Story by Isaac Cox
Alvarado Elementary School has been an integral visitation site for the ART of TEACHING for
over twelve years, and last month administrators and teachers had an opportunity to see firsthand the magic that happens behind classroom doors in this Long Beach Unified School.
The visitation day was the first opportunity of the 2016-2017 school year for administrators to bring up to four of their non-Cotsen teachers along with them to observe workshop being implemented by exemplary teachers. The morning began at 8:00 a.m. with registration and a continental breakfast in the library, followed by a general overview of the school’s program. After the overview, the group split up into teams and observed instruction in six classrooms that spanned all grade levels. Each observation was followed by a debrief and Q & A session with the demonstrating teacher to deepen observers’ understanding of the pedagogy behind the lesson.
Writing workshop is implemented in many schools, so one might ask, what is it about Alvarado and their teachers that make it such a great place to observe this instructional approach in action?
“We all do the same things so this makes a powerful community,” said Heather Hall, a 4th grade teacher and coach at Alvarado. Hall remembered hearing about Alvarado awhile back when she was a teacher at Peter Burnett Elementary School. Through one of her mentors, Hall heard about reading workshop and desperately wanted to get involved. “If it wouldn’t have been for Cotsen, I wouldn’t have gotten into this work, and I wouldn’t be at this school. I tried for many years to get into this school, because there’s power here. There’s nothing better than to bring a little bit of heart and passion to other peoples lives, and I would have people in my classroom every day if I could because I want this work to continue.”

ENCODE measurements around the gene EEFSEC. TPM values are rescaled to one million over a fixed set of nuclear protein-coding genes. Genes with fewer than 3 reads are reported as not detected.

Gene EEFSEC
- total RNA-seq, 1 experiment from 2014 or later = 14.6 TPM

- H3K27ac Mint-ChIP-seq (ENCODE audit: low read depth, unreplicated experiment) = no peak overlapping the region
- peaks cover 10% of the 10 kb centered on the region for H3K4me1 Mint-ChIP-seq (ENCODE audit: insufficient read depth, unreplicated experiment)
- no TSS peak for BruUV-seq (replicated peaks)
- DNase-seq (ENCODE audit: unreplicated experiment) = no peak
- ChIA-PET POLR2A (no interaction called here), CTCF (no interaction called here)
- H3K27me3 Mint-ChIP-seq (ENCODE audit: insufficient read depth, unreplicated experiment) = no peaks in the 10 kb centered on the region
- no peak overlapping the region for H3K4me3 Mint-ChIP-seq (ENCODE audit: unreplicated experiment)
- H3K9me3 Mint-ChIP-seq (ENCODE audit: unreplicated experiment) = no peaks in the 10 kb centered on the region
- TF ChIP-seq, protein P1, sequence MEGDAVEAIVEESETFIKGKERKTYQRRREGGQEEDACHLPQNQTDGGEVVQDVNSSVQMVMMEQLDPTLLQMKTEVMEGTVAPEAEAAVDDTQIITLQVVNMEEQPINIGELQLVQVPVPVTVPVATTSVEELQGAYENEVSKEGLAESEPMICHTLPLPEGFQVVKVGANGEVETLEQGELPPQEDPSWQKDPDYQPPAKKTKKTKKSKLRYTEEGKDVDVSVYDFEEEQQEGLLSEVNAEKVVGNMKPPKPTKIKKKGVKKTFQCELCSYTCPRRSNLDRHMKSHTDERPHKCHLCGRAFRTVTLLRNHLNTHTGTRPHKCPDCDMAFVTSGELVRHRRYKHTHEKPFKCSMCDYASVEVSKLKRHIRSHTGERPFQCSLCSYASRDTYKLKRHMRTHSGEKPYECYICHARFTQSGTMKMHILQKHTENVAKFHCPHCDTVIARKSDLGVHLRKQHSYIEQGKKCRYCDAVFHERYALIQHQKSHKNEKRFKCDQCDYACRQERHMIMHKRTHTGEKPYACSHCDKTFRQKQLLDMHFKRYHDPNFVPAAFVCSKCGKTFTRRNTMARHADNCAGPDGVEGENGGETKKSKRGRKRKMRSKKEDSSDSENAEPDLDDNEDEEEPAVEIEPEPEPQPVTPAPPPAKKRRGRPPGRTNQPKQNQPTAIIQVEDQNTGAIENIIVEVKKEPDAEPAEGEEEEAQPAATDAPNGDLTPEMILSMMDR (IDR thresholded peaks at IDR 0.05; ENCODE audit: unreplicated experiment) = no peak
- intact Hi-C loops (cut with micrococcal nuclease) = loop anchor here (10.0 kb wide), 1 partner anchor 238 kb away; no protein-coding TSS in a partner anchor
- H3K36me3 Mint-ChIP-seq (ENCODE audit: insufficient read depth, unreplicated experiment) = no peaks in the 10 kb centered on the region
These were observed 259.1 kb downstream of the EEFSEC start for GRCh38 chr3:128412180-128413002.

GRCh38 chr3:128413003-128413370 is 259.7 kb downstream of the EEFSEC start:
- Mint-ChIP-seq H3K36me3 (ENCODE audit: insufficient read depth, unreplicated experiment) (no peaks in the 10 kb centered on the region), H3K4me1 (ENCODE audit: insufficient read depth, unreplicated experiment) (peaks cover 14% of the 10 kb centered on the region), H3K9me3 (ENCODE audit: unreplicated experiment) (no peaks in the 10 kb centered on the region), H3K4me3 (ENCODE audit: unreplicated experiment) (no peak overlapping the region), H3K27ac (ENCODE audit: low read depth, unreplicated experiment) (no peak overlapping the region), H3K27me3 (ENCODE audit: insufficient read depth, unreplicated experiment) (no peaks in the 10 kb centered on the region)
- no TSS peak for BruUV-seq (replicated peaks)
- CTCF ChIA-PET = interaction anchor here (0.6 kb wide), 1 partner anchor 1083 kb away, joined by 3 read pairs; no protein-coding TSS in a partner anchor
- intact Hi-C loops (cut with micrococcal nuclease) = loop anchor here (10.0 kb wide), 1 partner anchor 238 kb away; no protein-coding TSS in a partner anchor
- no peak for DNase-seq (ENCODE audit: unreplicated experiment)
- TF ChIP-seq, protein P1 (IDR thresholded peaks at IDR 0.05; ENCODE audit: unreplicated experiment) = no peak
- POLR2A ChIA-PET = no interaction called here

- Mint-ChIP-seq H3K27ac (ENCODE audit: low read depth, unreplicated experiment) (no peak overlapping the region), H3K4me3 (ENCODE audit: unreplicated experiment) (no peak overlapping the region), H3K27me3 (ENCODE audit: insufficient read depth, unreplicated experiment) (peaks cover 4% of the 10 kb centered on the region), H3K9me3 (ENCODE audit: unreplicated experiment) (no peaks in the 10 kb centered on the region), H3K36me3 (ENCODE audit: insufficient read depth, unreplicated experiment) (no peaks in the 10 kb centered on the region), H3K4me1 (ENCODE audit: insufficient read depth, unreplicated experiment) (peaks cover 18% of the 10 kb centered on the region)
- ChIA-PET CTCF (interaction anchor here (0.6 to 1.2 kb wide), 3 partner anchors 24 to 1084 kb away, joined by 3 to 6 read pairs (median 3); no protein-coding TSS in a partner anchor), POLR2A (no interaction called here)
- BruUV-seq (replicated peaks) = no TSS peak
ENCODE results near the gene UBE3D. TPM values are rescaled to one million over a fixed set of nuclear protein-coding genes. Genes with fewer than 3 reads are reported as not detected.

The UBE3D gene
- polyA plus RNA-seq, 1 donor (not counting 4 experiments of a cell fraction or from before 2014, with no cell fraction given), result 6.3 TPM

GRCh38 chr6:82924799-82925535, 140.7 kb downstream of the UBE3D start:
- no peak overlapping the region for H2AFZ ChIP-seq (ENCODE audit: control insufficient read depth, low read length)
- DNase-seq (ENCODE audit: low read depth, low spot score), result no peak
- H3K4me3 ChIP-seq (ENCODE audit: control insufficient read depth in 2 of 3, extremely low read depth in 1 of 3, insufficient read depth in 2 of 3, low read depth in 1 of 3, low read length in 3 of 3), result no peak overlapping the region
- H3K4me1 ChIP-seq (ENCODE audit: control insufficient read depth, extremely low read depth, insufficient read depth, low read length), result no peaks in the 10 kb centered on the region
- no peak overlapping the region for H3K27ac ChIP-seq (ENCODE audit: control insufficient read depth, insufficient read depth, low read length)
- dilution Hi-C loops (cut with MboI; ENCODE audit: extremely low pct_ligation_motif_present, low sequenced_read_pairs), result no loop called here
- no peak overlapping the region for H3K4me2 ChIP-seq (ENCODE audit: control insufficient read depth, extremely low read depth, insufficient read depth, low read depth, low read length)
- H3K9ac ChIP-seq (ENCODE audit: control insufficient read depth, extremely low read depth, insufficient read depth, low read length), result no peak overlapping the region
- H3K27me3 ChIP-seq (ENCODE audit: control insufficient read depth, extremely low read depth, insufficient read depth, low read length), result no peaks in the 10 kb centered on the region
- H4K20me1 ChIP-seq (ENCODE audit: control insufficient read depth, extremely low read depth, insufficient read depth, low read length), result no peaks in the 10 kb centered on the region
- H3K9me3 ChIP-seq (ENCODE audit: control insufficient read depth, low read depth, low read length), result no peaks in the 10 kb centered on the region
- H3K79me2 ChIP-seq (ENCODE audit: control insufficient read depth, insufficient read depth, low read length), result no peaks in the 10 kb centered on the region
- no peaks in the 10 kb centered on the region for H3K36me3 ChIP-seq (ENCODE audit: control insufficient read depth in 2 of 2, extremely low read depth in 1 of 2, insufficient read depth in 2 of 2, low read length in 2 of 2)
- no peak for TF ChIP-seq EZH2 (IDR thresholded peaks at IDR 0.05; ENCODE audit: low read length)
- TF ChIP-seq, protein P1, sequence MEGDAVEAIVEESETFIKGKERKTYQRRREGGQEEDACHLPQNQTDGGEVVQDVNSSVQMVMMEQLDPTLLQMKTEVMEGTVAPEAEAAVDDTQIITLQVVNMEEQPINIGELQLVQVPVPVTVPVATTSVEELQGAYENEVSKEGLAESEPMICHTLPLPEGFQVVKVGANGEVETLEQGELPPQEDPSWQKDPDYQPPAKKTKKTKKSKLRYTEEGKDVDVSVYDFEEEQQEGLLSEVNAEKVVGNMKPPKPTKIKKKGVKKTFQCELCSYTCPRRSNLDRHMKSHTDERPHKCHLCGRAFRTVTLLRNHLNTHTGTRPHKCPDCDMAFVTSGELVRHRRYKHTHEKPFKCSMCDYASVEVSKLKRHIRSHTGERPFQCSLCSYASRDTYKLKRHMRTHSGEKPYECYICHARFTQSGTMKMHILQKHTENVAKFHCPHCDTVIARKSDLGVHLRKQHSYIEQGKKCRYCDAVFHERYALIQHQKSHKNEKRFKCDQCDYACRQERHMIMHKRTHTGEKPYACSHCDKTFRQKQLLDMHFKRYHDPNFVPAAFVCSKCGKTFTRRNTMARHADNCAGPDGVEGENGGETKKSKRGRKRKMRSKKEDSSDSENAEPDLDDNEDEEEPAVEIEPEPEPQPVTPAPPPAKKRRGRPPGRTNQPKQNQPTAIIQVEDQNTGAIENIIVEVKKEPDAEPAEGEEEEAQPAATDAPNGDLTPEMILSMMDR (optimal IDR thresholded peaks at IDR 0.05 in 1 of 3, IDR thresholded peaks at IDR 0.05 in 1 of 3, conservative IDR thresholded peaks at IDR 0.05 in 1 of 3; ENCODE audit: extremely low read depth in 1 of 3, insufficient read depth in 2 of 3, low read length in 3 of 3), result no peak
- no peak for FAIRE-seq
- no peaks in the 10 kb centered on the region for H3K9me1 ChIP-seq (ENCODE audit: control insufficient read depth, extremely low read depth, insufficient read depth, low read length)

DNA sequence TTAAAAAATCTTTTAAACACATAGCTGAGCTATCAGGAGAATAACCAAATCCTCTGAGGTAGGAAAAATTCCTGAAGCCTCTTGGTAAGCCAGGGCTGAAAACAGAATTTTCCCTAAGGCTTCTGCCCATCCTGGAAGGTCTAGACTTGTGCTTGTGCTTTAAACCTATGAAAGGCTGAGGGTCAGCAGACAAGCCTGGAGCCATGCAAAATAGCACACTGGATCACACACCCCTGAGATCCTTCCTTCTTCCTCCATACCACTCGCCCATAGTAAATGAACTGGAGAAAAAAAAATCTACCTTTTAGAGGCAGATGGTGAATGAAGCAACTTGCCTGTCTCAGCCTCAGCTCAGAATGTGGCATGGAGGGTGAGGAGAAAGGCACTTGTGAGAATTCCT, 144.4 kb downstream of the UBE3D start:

“I think it’s the expectation,” said Lucy Salazar, principal at Alvarado. “I think teachers arrive at Alvarado and know or learn quickly that you’ll be a workshop teacher, and how great for you.”
Salazar explained that Alvarado has built a strong support system for professional development that is embraced by every teacher. It all starts with setting teachers up for success. “The idea is that if we have criteria for what will make you successful as a workshop teacher, then it’s my job and it’s the job of your colleagues that are teaching alongside you, to help you grow in your practice, and I think that’s Alvarado.” Salazar said.
The impression the workshop visitation left on the large group of administrators and teachers was palpable. Throughout the classroom observations and debriefs, the visiting educators reacted enthusiastically. Cristina Centeno, assistant principal at Robert C. Fisler School remarked, “Being here, helps me to be a better curriculum supporter for my teachers, as well as [gives me] a better understanding as to what our teachers are implementing, how to better give suggestions, and gain an aligned vision of how we want to teach our students.”
Cotsen mentor, Stephanie Guppy said, “As a team, we really enjoyed the workshop….My fellows and I have been switching our focus to conferring, and so seeing how the teachers here did it differently and how they take ownership for what their students need, that’s what I want to bring back.”
Hall advises teachers who are experiencing the initial challenges of implementing workshop to, “Be flexible and easy on yourself. When things go wrong, as they will inevitably flop, just keep pushing and persevere because it’s truly what’s best for kids.”